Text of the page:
Frank -

If I understand your math on valuing what the new homes are worth to the park, it assumes the 40% expense load is entirely variable, and not at all fixed. In my experience, the costs to operate the land are mostly fixed. When I bring in a home and infill a vacant pad, that does not increase my insurance costs, nor my property taxes, nor my maintenance costs of the land (the new home actually slightly reduces my maintenance costs because I am no longer mowing that lot). Yes, the new home does increase my utility costs, and (barely) my management cost (I pay $15/month more to the manager for each POH, but my manager’s free housing does not cost more; that portion of management compensation is fixed).

So isn’t your calculation too conservative that the park owner should only have been spending $14,400 on mobile homes in a $200/mo. MHP? I would think that at the margin, each filled lot would generate at least 85% gross profit into the land. So isn’t a more fair calculation of what an owner might prudently invest in mobile homes $200 x 12 x .85 x 10 = $20,400…?

Interested in your thoughts,


I could be missing something, but I think that the value to the “park” (assuming park and homes are held in different companies) would be the $14,400 because you only can cash out the increased value when you go to refinance or sell. No-one is going to break out the marginal profit margin on the last home installed when you sell or refinance, so it doesn’t make sense to me to do it when calculating what amount would be worth spending to bring in a new home.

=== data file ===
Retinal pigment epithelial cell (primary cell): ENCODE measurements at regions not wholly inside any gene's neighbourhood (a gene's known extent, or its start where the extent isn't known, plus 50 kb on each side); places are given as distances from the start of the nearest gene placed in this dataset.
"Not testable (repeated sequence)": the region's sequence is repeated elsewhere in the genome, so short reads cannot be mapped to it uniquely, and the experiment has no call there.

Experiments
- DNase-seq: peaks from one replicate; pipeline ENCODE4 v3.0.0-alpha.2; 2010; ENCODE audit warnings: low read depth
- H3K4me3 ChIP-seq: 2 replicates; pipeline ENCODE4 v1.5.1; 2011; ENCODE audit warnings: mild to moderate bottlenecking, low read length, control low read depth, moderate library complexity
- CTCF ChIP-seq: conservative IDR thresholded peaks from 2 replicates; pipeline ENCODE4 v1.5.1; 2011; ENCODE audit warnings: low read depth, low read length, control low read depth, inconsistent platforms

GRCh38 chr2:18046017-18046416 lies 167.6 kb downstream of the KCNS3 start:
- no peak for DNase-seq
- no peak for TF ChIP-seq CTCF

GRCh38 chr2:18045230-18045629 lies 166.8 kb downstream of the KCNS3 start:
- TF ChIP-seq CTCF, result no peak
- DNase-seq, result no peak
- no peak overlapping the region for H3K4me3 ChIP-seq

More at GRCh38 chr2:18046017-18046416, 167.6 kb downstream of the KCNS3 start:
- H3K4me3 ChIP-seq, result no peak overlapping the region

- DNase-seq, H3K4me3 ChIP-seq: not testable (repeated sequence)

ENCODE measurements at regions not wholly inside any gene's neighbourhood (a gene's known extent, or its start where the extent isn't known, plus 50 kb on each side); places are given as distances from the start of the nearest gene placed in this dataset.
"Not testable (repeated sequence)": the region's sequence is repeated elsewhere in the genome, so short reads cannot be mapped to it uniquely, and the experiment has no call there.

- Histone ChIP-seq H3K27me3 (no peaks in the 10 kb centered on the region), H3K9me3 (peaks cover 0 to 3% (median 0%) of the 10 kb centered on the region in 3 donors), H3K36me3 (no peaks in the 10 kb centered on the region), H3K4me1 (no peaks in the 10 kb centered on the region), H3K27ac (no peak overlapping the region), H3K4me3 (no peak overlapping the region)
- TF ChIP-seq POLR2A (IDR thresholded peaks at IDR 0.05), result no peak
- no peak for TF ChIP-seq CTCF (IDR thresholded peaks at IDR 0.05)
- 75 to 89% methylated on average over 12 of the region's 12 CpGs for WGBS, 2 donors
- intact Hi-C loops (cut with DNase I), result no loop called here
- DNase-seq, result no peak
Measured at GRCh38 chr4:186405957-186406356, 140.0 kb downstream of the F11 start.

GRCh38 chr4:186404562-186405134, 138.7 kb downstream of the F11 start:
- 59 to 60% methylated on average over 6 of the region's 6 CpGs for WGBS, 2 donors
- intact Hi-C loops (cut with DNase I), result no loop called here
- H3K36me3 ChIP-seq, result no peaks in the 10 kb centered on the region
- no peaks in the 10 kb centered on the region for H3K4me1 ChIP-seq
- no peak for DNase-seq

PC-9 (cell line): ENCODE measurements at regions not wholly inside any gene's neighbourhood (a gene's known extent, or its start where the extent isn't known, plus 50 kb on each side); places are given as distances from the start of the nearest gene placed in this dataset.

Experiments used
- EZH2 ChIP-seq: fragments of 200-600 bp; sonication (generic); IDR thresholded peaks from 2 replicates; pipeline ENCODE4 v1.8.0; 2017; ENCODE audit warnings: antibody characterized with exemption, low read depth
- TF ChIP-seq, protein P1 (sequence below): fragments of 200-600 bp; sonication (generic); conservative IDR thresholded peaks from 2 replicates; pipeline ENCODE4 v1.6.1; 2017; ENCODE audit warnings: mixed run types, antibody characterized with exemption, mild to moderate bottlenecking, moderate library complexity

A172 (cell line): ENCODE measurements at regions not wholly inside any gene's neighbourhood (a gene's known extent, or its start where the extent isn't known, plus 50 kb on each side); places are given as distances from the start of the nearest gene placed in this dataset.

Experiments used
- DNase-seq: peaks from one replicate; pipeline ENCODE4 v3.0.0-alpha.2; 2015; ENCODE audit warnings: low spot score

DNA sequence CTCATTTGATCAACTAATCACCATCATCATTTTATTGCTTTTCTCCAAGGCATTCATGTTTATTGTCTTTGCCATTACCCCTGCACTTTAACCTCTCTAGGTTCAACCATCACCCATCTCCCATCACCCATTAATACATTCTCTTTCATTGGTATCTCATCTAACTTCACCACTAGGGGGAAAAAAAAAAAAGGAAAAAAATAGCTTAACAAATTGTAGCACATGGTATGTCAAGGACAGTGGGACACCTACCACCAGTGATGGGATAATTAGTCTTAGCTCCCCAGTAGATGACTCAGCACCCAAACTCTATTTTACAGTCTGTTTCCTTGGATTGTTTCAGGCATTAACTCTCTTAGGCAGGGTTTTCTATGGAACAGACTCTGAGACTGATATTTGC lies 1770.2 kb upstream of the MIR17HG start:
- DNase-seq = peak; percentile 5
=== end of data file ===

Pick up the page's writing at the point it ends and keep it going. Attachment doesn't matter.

There is some additional value beyond that which in my head I allocate to our “homes” entity which is the value of the stream of payments from the tenant/homeowner after the “park” entity has gotten its share. This is very hard to value.

So when you put those together, maybe I’m doing it wrong.

And there are the additional intangibles of new homes that might increase the appeal (and therefore drive down the cap rate).



We like to play it conservative, and have some fluff in there for such items as water bills we get stuck with, bad debt, extra manager compensation (we pay $10 per lot based on occupied lots in many parks), R&M – having people around just adds cost in one form or another. But every park is different, and if you want to use 85% as the margin, there’s nothing wrong with that. We use 60% and 70%, but we are also eternal pessimists, and like to have over-budgeted expenses so we are always on-budget. We only use that formula vs. home cost as a guideline anyway, so we often violate it in a small way (we’re not going to pass on the perfect house if it results in being $2,000 over the value of the lot). But I think we would all agree that you have to limit the price of the home to the ballpark of the occupied lot value, and you can’t put a $30,000 home on a $85 per month lot in Mississippi (which shockingly people do all the time).

Besides, in Oklahoma you have to put some money in a reserve fund to replace that one tree in the park that gets blown away every other year – just kidding.